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Monday, July 31, 2006
The object as a starting point for nostalgia. Discuss. The web's role as collector and presenter of past lives and past is something of an obsession here at things - we even indulge in a little bit of it ourselves. Consider nostaglia as our most powerful and most universal emotion. Is the object its primary vessel? Objects are constants, fixed things that remain as everything around them is in motion. However, the plurality of available meanings in everyday things - the signs, symbols and intentions behind consumption - have led to a situation whereby history can be imprinted onto an object, as can any number of meanings.

As the internet was just starting to make itself felt as a cultural force, commentators wrote despairingly at the way the late 20th century consumer bought so willingly into 'nostalgia marketing'. Before we crystalised our nostalgic feelings in objects and devices to capture this emotion - bottled like an exotic scent - nostalgia existed as a diaphanous, dangerous idea, something that could be used to stir up populations, wielded by politicians, exiles and idealists for whom the past was always a better place.

Svetlana Boym's book The Future of Nostalgia deals with, largely, the way in which nostalgia for a past erased by politics manifested itself in the urban environment (there's an interview with Boym here, the infuriating background music soon disappears). Boym's perspective was coloured by her past in Soviet Russia (now the subject of vast tracts of the internet, from space to military might, to industrial ruins (again, somethere we've been guilty of ourselves), a collective memory that, through the internet's archival powers, has manifested itself in object form.

One of the features of modern life is how objects often start out by embodying the future, then swiftly becomes consumed by nostalgia. Consider the iPod, a technological revolution which also facilitated revisiting the past (at the risk of sounding like Dylan Jones). But it's not just music; the ease with which one can find information on classic TV shows, browse old car manuals or commercials has eviscerated niche interest and made everything part of the mainstream, allow cults can be perpetuated (or even exposed). So much of our lives are consumed with storing and recalling memories that we are in danger of failing to create a present about which we can one day be nostalgic about.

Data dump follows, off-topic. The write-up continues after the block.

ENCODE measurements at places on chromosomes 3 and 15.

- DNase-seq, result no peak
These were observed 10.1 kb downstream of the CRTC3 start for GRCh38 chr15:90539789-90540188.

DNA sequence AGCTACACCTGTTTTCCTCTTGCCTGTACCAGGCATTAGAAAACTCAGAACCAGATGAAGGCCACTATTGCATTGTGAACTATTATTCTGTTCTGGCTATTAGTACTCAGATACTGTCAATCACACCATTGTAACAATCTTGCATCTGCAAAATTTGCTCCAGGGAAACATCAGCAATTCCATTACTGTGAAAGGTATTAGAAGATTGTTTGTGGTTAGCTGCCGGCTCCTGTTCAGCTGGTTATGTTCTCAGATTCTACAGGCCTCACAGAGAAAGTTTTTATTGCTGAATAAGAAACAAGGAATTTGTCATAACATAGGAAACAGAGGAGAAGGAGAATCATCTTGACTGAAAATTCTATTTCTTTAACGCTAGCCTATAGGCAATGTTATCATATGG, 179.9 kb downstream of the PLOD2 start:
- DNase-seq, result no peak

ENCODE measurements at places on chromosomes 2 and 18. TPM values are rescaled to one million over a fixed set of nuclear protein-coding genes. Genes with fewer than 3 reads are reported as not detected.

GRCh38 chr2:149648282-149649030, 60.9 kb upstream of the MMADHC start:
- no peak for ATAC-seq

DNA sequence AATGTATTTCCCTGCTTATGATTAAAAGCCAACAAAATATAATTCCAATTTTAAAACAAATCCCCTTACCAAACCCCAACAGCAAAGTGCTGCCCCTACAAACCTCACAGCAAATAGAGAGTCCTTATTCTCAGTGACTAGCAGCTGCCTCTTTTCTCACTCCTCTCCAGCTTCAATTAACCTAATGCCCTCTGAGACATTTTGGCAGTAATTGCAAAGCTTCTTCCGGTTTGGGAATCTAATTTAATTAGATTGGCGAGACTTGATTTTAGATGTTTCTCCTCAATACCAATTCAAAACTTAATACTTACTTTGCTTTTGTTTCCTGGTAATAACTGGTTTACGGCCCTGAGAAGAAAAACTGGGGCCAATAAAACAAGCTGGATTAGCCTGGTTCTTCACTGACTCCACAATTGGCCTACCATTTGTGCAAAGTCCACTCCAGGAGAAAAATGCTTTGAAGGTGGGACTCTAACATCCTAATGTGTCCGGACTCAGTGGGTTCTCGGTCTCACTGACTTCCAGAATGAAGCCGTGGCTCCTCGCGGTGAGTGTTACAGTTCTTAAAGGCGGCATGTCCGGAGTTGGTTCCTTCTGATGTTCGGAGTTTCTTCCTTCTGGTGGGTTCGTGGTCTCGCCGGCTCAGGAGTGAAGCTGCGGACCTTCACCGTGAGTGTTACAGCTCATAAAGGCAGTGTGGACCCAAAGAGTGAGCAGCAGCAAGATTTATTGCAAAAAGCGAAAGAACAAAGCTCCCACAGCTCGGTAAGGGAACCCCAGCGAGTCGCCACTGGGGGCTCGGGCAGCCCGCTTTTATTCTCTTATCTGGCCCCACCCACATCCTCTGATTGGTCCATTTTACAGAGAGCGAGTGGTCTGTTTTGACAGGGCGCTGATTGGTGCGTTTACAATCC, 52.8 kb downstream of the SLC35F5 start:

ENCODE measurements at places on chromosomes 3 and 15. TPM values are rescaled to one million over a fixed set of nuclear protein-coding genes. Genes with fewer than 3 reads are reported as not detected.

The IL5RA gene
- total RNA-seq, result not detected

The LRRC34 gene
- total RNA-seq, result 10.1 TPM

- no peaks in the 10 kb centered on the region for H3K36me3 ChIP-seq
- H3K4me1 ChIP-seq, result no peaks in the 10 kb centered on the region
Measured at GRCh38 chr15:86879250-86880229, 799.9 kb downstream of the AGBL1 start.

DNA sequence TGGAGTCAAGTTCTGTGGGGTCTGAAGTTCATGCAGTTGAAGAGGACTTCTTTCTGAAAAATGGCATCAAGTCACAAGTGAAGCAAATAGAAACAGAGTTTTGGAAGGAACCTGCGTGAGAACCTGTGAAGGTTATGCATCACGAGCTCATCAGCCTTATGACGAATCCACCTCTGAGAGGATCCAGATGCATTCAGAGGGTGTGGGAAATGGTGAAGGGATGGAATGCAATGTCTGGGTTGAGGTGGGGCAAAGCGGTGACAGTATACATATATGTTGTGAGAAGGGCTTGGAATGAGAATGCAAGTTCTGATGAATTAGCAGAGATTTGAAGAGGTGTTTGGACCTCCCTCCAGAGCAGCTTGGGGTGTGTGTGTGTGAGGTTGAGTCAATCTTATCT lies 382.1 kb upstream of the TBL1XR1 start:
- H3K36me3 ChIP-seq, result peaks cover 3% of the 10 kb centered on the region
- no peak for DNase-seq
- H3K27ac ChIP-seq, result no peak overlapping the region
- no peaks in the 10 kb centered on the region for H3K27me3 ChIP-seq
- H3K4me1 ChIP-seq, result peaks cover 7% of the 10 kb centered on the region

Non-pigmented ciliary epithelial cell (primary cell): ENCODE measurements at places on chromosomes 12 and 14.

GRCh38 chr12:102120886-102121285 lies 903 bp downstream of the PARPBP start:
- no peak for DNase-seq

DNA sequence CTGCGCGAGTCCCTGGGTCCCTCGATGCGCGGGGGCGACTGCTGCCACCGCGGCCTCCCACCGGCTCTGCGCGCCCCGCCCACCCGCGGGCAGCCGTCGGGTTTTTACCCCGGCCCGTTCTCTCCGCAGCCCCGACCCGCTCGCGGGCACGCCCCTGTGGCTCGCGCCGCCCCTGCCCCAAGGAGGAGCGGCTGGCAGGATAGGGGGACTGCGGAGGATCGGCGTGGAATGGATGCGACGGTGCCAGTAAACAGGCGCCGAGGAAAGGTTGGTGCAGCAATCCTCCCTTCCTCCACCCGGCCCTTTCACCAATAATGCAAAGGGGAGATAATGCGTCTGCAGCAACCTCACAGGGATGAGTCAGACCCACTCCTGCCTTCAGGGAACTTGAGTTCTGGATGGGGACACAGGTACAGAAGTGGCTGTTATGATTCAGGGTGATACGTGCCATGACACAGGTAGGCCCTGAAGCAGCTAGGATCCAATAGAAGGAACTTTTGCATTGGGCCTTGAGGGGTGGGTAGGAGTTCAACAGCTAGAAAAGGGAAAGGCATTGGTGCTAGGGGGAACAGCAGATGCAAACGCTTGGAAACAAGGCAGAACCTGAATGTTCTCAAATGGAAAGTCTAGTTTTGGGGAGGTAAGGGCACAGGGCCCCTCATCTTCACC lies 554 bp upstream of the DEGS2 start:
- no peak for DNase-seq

*

Other things. Gosh photo's links page continues to be a treasure trove of interesting imagery / Natasha Kidd makes machines that paint / The Photographer's Shadow. There but not there / Photosynth, one way to 'augmented reality', via me-fi. See also this BBC story about the technology. See also 'Photorealism and Non-Photorealism in Virtual Heritage Representation', the dread idea of having important buildings boiled down into 3D models.

'Woman sought in Magic Cheese scam', the perfect headline / Geller vs Carson (and Randi) / Evening time on my allotments, some bucolic images at 1mag3 / digital accumulation, a visual weblog / the Falling Sand Game. Like many millions of Lemmings (also available in Java) / play Sim City Classic in your browser. Another great idea, the java train set, from the simple to the fantastic. The Time Travel Tube Map came up as well, as well as Ben Fry's zipdecode / explore Yukiweb.

Lo-fi electronic music at Bhaji's Garden / Terrafugia - is it a car, is it a plane? / generation debt, a book and weblog by Anya Kamenetz / photo-realism by John Baeder / how not to repair your Maybach / the photography of Christian Patterson (via gatsu gatsu) / Make no sound, a weblog / beautiful abstraction at Slower.

Beautifully observed images at Picture of the Week (see also here). Designer Daniel Eatock has a website bursting with innovation, from the images of camera straps to damaged Fiat Coupes ('Each photograph presents a car that has a second graphic mark as a compliment to the original by result of an accident. A combination of design and accident colliding.'). Thank You Photographs.